FARGO — It was in mid-March when North Dakota State football players went their separate ways after the campus was closed due to the COVID-19 pandemic. For head strength and conditioning coach Jim Kramer, that was like having over 100 kids leaving his house.

Keeping tabs on each one, and how they were staying in shape, was an exercise in virtual organization. Some had their own weight sets at home. Some constructed their own. Some did whatever they could, like squat metal bleachers at their small-town football field.

Since he arrived in 2004, the same year NDSU began a Division I FCS schedule, the off season for football was the on season for Kramer. It’s a time when strength training can make or break a player’s development.

On June 1, the players returned home. Kramer’s home.

“The guys were ready to get back to work,” he said. “It’s the weight room. It’s a place where it’s not fun to be some times. It’s hard work. But they were fired up to be back together and fired up to work from what I’ve seen.”

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NDSU has been working its players in groups of 10 at the Sanford Health Athletic Complex, something that Kramer may continue even when the coronavirus threat disappears. Whenever that may be.

“I like the fewer kids,” he said. “You see more stuff and you coach more stuff. We’ll probably keep the COVID thing going for weeks, months and years after this.”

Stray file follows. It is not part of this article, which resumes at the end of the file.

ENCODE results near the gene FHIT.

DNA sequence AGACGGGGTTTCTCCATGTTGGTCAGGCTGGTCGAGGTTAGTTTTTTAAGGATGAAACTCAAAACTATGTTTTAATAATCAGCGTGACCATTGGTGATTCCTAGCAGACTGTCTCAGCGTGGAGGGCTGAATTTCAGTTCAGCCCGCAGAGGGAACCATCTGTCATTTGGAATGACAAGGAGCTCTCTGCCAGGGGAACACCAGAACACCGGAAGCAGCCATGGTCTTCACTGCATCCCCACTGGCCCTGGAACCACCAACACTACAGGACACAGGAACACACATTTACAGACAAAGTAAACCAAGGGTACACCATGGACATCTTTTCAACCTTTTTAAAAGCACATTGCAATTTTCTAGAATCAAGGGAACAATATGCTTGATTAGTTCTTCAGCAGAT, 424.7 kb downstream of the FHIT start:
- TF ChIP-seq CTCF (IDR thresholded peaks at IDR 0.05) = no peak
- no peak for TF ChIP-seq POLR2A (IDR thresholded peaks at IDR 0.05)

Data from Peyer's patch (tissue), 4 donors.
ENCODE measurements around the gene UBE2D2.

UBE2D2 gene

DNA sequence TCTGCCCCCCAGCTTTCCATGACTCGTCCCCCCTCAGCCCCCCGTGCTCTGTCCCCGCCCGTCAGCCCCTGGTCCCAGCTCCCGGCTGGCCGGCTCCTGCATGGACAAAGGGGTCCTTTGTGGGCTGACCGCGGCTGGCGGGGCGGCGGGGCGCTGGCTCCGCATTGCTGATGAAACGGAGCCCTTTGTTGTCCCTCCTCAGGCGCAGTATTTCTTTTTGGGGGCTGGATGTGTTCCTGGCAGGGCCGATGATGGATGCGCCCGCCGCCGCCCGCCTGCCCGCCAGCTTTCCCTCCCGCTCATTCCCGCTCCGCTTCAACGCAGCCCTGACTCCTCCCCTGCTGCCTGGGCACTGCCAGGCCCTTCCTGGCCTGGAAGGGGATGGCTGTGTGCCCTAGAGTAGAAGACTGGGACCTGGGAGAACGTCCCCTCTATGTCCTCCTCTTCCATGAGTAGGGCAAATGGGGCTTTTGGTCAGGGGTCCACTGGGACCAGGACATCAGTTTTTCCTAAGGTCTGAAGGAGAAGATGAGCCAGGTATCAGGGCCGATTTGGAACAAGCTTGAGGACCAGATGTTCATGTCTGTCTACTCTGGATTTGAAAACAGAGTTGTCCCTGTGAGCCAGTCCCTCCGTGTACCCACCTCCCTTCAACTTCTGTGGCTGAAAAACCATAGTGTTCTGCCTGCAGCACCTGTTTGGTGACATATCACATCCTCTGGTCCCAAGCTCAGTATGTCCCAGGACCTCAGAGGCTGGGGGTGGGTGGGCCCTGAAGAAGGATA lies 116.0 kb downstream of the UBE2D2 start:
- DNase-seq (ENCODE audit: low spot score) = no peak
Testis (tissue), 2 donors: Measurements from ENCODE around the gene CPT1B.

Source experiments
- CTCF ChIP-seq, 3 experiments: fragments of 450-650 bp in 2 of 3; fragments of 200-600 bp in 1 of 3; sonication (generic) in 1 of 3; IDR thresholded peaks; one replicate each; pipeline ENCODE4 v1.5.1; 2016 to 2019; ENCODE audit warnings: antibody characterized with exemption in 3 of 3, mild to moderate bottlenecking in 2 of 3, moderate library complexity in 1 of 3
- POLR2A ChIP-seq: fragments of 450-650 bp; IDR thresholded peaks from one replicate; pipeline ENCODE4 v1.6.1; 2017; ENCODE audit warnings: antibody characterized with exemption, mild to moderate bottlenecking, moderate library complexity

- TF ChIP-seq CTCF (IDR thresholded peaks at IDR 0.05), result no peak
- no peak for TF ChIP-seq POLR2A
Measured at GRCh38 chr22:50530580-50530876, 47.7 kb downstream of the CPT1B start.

The 2½-month absence from using campus facilities was not terrible in terms of a strength and conditioning timeline. The Bison had already finished winter workouts and were preparing for spring football that normally lasts until the end of April.

The coaching staff in the past gave the players two weeks off after that so in reality, on the strength calendar, the Bison players are only about two weeks behind where they normally would be. Where they mostly lost out was on-field and meeting room practice time.

“For strength coaches, it was not bad timing,” Kramer said.

The hardest part from March through May, Kramer said, was for the players finding a routine. Last week, they were eased into summer workouts to prevent overuse injuries like pulled or strained muscles.

The fitness level was all over the board. A few players gained muscle mass and looked bigger and stronger upon returning, Kramer said.

“It’s always amazing how much variation you get in the human body,” he said.

With each upcoming week, the Bison plan to phase in the intensity of summer workouts. The running portion will gradually be implemented in the next couple of weeks.

The NCAA Division I Oversight Committee has tentatively approved a plan to allow coaches to work with players beginning on July 6, thus ending the current voluntary workout period. That would be followed by two weeks of “enhanced training,” according to ESPN, which would lead to the beginning of fall camp.

The plan still has to be approved by the Division I Management Council at its June 17 meeting.

NDSU has its returning players and freshmen from the area working out at its facility. The school is planning to have the entire team on campus starting July 6 including all incoming freshmen moving into dormitories.

The Bison begin their season Sept. 5 at the University of Oregon and so far everything is on as scheduled.